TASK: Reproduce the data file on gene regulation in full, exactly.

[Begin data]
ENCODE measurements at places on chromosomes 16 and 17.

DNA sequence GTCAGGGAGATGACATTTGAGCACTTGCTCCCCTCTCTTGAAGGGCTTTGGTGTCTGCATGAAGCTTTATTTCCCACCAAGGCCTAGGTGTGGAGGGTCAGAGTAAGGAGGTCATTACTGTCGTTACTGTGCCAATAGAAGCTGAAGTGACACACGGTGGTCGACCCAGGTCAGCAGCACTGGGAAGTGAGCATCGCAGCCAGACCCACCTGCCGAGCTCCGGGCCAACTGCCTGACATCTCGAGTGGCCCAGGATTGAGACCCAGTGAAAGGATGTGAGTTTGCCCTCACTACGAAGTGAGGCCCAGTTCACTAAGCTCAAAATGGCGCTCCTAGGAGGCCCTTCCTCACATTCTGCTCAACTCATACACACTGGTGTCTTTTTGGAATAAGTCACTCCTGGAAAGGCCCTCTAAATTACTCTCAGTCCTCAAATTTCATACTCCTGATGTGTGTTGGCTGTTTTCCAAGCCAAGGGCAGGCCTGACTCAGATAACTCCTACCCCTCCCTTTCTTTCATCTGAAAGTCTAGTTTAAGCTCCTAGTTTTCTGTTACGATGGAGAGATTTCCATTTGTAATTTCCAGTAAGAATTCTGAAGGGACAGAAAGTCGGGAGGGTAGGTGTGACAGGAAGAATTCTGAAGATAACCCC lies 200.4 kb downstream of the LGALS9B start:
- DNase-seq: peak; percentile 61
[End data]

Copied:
ENCODE measurements at places on chromosomes 16 and 17.

DNA sequence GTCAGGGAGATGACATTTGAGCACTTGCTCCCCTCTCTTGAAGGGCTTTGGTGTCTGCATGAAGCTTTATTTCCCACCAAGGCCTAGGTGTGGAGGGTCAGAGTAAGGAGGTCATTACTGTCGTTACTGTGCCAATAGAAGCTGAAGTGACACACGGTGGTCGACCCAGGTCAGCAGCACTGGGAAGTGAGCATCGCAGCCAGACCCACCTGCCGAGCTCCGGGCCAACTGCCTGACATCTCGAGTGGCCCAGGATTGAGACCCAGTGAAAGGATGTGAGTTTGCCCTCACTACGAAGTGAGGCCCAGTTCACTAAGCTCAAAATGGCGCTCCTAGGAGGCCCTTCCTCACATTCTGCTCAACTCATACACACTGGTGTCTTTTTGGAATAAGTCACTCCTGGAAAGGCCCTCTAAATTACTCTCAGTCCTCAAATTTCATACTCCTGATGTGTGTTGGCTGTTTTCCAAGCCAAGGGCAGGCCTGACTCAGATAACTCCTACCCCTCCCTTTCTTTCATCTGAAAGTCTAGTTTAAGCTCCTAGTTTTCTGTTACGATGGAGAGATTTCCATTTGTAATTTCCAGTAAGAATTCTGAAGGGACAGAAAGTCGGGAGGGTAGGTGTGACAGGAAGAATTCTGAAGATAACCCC lies 200.4 kb downstream of the LGALS9B start:
- DNase-seq: peak; percentile 61